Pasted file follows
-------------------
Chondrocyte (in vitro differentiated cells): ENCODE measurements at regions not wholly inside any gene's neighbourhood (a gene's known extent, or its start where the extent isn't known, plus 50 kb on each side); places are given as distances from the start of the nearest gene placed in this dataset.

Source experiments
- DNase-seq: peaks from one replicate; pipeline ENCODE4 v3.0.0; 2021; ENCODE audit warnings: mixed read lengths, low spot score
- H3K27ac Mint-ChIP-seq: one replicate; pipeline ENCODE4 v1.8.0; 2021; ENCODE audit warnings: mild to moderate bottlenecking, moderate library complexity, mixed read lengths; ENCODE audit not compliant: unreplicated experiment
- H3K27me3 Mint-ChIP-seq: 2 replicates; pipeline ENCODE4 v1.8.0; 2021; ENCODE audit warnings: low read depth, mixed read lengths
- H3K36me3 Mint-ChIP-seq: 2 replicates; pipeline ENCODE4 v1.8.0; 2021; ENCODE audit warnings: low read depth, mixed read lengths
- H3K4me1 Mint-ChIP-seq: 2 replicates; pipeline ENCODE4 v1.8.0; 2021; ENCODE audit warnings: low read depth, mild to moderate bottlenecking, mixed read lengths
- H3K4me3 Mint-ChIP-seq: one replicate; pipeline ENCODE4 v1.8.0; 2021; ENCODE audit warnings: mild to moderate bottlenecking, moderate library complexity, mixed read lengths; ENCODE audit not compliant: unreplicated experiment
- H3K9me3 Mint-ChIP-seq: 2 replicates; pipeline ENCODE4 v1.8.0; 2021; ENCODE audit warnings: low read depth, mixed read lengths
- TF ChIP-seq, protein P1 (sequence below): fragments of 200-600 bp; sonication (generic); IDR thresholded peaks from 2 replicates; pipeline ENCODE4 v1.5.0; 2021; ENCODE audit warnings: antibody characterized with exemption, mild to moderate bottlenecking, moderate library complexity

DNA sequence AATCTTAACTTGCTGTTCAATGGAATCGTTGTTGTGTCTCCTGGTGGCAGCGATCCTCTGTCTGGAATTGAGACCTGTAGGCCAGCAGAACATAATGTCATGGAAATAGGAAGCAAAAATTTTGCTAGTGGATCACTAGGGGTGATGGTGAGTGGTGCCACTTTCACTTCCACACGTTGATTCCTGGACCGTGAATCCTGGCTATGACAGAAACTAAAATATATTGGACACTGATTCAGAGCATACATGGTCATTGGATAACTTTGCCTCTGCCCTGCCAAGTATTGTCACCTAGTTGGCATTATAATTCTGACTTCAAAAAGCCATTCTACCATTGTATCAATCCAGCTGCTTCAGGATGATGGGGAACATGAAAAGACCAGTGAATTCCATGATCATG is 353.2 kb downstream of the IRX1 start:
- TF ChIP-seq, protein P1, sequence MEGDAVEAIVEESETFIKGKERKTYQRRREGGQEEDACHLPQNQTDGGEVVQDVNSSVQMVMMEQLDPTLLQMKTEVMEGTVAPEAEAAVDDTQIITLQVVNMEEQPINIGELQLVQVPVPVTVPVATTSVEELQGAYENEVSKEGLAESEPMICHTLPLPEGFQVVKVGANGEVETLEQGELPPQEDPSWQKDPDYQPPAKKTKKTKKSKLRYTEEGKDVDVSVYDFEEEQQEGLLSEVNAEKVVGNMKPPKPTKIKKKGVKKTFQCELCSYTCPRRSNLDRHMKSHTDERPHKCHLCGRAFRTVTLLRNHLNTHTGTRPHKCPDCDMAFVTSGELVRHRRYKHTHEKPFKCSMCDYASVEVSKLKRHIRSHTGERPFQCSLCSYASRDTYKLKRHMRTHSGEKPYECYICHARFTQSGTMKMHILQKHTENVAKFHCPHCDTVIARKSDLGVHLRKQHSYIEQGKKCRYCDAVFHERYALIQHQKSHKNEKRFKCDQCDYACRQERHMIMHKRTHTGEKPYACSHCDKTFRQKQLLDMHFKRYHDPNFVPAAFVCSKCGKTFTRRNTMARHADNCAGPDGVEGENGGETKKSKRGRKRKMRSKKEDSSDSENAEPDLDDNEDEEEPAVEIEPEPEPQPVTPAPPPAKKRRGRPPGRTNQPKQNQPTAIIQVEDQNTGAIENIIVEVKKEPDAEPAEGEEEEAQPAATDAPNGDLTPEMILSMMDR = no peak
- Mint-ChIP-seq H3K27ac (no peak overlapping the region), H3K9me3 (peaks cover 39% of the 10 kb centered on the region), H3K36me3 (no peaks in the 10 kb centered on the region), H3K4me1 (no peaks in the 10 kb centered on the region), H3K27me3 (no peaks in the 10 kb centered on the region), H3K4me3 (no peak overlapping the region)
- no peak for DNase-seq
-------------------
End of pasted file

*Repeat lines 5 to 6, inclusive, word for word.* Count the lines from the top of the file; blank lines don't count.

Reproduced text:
- H3K27me3 Mint-ChIP-seq: 2 replicates; pipeline ENCODE4 v1.8.0; 2021; ENCODE audit warnings: low read depth, mixed read lengths
- H3K36me3 Mint-ChIP-seq: 2 replicates; pipeline ENCODE4 v1.8.0; 2021; ENCODE audit warnings: low read depth, mixed read lengths